03. May 2014 · Comments Off on Action Without Perfection · Categories: Activism, Paul Berger

After any online story about the environment, Internet trolls love to suggest that environmentalists are hypocrites – that you can’t, for example, be against new oil pipelines if you drive a car. While the trolls almost certainly failed their logic class in high school, I think a lot of people intuitively feel that way – that you can’t push for change if you’re not ‘perfect.’ This slows the change we so desperately need.

To explore the logic let’s look at some similar cases. Could you be against child labour in the garment industry if you wear clothes? Could you fly to the Toronto City Airport and be against its expansion? Could you use toilet paper and work for more sustainable forestry practices? Of course!

We bear some responsibility for where the things we use come from, how they’re made, and whom they hurt, and that means we need to work to eliminate or minimize the harm.

We know from the Intergovernmental Panel on Climate Change that to avoid great harm fossil fuel consumption must be almost entirely phased out over the next 35 years. And it can be! What can individuals do?

One strategy would be to do everything possible to reduce personal fossil fuel consumption. We could join solar-powered nudist communes, walk everywhere, give up toilet paper, and eat only sprouts. From the moral high ground we could tell everyone to join us. If one in ten Canadians followed us, demand for fossil fuel would drop, the price of fossil fuel would drop, and some other Canadians would increase their consumption.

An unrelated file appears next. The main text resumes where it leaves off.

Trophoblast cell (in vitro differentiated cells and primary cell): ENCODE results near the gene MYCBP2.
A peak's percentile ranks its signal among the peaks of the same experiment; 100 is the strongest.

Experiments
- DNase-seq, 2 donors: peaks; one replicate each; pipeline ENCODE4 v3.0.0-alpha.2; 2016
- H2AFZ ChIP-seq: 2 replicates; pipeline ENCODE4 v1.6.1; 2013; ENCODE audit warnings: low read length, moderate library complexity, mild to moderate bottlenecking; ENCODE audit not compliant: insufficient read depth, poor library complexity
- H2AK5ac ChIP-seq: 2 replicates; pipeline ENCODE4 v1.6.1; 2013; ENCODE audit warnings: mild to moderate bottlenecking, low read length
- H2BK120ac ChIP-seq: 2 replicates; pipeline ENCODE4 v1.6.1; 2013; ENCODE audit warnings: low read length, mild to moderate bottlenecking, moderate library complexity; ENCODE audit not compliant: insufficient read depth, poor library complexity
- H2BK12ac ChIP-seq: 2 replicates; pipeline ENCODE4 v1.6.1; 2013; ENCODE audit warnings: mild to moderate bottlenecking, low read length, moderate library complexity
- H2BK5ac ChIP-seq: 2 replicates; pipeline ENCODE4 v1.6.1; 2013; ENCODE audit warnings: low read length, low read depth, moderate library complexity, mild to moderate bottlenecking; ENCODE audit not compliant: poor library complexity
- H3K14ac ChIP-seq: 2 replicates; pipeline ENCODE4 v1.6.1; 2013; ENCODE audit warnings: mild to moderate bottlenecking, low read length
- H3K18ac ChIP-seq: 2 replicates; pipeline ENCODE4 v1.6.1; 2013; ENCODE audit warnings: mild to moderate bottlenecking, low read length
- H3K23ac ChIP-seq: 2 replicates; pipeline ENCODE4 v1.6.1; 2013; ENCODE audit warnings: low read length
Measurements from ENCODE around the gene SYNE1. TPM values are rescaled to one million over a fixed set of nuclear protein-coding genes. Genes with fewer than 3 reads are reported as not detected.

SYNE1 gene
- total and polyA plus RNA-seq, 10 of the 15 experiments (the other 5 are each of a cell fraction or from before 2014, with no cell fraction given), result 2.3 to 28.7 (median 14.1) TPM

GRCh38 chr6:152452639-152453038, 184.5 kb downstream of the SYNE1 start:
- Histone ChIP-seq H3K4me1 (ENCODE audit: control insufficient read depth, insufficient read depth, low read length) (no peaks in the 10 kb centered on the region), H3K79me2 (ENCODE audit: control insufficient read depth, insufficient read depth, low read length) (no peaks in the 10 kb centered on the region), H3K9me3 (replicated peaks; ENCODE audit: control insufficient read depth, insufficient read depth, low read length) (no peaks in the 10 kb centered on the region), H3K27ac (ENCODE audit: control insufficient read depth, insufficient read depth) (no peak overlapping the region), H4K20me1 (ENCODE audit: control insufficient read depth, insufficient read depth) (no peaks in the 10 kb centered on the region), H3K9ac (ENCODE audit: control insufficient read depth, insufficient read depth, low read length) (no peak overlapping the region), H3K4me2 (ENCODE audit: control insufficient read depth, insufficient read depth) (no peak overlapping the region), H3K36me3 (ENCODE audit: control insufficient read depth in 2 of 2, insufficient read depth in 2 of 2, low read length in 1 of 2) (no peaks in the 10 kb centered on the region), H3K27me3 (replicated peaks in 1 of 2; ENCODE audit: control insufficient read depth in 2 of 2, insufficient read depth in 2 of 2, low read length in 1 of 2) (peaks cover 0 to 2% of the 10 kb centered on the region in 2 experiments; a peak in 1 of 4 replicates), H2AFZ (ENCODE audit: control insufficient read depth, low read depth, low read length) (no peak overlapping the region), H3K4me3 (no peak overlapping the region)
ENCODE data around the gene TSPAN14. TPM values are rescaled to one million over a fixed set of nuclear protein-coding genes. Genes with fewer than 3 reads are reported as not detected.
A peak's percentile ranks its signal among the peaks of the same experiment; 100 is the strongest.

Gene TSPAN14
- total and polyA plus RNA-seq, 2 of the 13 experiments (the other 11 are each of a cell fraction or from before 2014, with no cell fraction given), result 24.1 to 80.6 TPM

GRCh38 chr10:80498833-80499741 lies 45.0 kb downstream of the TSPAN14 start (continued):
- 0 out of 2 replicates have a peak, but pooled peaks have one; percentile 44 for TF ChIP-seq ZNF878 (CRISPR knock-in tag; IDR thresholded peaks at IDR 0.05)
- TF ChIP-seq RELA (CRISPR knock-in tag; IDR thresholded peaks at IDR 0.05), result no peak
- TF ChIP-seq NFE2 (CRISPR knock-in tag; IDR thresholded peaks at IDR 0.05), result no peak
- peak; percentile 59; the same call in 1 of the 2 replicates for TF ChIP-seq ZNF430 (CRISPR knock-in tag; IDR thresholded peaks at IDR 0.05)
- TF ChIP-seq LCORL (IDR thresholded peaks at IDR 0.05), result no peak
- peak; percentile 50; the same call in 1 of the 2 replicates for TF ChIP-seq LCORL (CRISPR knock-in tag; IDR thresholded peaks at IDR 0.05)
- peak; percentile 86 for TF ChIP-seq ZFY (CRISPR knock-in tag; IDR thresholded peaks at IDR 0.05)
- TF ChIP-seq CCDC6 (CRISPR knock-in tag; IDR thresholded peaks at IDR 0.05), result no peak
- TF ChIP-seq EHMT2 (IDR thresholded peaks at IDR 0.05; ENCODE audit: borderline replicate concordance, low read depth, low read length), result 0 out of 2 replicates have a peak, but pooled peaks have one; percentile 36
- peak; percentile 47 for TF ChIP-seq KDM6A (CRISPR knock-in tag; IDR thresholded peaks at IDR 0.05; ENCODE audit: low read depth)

I’m not knocking reducing personal consumption, just pointing out that as a political strategy for fighting climate change it won’t work. A much better strategy would be to join the movement to push politicians to do their job – which is to protect citizens.

We need to push politicians because individual citizens can’t make the structural changes we need to reduce our collective fossil fuel consumption dramatically. I can’t create an excellent free public transit system in Thunder Bay or raised bike lanes down Memorial Avenue. I can’t implement a carbon tax or end the $3 million dollar a day federal subsidy to fossil fuels. We must force politicians to do these things and more.

If we wait, the transition away from fossil fuels will be expensive, the misery will be great, and the outcome uncertain. If we move strongly now, we’ve got a good chance of creating a lower energy, clean, post-carbon future. Thunder Bay could lead in this.

Don’t apologize for driving, eating, or wiping. We can use energy and push to transition society away from coal, oil and gas. Will you help?

Paul Berger

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